The report chronicles this important initiative and its achievement: fully obligating $268 million to 93 institutions across 36 states and territories in its debut year.

As part of the mission context, the report details the challenge of the “Triple A” barriers: Availability, Affordability, and Adoption. Although these significant challenges were introduced in the previous year's report, this edition shifts the dialogue from challenges to capabilities. Early grantee achievements in overcoming these barriers through partnerships, planning, and innovation take center stage.

These preliminary vignettes, with their promising but fledgling outcomes, foreshadow greater things ahead. OMBI has paved the way for a more comprehensive progress evaluation by adopting Key Performance Indicators (KPIs) to gauge mission success. The Office also aligns its metrics with NTIA's logic model to appraise the effectiveness of broadband initiatives. This holistic framework not only allows OMBI to showcase measurable advancement towards mission objectives in the 2024 report, but also to unveil best practices and possibilities for enhancement.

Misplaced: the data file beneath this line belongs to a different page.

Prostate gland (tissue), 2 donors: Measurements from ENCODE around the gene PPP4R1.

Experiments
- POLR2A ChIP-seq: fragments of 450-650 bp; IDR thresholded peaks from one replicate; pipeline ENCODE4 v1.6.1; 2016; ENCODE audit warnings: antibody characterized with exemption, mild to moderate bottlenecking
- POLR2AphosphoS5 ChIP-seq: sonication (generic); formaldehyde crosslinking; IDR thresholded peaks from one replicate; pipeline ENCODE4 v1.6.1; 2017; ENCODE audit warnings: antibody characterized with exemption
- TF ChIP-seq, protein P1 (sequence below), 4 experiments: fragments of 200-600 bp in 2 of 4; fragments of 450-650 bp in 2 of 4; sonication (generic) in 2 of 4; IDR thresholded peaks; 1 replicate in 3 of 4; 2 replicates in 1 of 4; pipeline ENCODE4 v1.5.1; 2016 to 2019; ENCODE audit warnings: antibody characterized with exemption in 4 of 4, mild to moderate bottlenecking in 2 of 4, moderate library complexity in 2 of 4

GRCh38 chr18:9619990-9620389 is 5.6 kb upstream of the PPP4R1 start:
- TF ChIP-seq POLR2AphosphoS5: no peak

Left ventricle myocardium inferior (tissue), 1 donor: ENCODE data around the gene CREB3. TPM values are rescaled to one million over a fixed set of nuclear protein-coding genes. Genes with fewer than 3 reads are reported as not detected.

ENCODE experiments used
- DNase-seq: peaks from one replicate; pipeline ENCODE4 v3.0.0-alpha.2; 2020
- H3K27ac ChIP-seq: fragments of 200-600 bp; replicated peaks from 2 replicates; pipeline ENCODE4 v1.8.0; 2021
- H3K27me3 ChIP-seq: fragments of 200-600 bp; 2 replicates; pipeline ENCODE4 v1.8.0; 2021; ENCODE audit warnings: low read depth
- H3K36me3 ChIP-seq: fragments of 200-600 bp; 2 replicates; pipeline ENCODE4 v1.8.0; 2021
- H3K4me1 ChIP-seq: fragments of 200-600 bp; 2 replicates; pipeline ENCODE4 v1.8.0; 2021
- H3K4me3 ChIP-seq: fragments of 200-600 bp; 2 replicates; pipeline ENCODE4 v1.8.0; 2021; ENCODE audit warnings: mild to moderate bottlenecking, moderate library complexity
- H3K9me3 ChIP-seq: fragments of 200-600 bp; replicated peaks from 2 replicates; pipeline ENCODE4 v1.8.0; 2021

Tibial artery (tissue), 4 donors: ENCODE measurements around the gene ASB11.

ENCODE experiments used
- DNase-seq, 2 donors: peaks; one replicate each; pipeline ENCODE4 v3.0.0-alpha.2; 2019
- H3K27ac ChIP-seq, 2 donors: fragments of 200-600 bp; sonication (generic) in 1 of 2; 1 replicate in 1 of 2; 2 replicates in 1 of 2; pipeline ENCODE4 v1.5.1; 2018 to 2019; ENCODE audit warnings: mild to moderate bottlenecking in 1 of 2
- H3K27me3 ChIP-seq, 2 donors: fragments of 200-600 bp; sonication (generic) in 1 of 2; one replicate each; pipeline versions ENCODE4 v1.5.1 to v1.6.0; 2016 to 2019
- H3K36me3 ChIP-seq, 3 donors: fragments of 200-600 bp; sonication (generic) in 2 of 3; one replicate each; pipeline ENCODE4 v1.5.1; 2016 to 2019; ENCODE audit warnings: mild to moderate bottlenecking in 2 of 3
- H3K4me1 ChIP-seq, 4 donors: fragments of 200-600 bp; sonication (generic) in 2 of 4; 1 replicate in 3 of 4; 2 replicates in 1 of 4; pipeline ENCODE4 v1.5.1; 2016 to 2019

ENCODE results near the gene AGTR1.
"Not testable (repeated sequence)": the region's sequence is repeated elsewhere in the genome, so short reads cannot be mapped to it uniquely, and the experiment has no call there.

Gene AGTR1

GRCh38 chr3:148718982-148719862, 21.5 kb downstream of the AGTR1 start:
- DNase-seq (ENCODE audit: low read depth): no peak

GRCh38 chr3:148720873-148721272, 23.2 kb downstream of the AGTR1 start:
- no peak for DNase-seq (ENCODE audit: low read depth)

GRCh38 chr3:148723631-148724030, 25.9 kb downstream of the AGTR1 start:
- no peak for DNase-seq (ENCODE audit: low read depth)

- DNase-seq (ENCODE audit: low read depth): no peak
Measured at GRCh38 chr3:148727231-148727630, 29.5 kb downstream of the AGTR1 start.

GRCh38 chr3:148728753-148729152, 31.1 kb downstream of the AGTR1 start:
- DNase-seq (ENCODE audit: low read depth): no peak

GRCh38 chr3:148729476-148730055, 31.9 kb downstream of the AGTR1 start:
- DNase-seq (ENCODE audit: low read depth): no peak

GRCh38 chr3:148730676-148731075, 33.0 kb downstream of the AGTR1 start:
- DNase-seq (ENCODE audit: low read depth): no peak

Advancements in tackling obstacles to high-speed Internet services, along with the successful practices employed, extend benefits to all anchor institutions. These benefits accrue to CMC grantees or the numerous peer institutions that weren't selected. This new insight shows the potential of OMBI's CMC Pilot Program and takes a critical stride towards achieving access to high-speed Internet services for everyone.